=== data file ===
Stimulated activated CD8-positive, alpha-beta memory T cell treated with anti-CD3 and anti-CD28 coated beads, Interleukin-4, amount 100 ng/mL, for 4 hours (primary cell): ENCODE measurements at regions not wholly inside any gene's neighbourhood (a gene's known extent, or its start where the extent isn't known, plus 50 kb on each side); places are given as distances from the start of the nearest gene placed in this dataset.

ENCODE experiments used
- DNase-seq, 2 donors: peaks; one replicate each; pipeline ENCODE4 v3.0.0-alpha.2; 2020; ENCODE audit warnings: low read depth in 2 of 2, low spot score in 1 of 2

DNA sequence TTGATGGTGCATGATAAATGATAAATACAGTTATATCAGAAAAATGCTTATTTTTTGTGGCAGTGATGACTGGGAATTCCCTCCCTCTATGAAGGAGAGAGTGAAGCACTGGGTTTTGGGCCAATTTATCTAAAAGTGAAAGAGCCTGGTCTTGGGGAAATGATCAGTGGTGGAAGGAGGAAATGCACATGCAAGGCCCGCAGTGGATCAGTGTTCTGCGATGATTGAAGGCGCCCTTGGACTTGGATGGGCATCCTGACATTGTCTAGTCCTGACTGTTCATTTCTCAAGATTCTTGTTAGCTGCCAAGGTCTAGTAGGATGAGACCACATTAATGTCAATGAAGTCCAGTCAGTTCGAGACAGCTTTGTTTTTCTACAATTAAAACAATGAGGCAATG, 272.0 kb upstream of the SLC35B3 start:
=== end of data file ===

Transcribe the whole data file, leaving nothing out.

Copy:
Stimulated activated CD8-positive, alpha-beta memory T cell treated with anti-CD3 and anti-CD28 coated beads, Interleukin-4, amount 100 ng/mL, for 4 hours (primary cell): ENCODE measurements at regions not wholly inside any gene's neighbourhood (a gene's known extent, or its start where the extent isn't known, plus 50 kb on each side); places are given as distances from the start of the nearest gene placed in this dataset.

ENCODE experiments used
- DNase-seq, 2 donors: peaks; one replicate each; pipeline ENCODE4 v3.0.0-alpha.2; 2020; ENCODE audit warnings: low read depth in 2 of 2, low spot score in 1 of 2

DNA sequence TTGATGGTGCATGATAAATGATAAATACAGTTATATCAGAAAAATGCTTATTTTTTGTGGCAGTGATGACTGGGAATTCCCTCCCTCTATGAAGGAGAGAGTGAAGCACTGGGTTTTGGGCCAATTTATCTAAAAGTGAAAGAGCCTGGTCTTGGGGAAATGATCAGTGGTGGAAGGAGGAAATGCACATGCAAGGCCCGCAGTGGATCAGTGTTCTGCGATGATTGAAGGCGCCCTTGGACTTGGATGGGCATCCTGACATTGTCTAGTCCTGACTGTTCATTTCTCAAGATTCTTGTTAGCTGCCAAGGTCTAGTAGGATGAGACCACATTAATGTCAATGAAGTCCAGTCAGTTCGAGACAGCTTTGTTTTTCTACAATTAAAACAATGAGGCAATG, 272.0 kb upstream of the SLC35B3 start: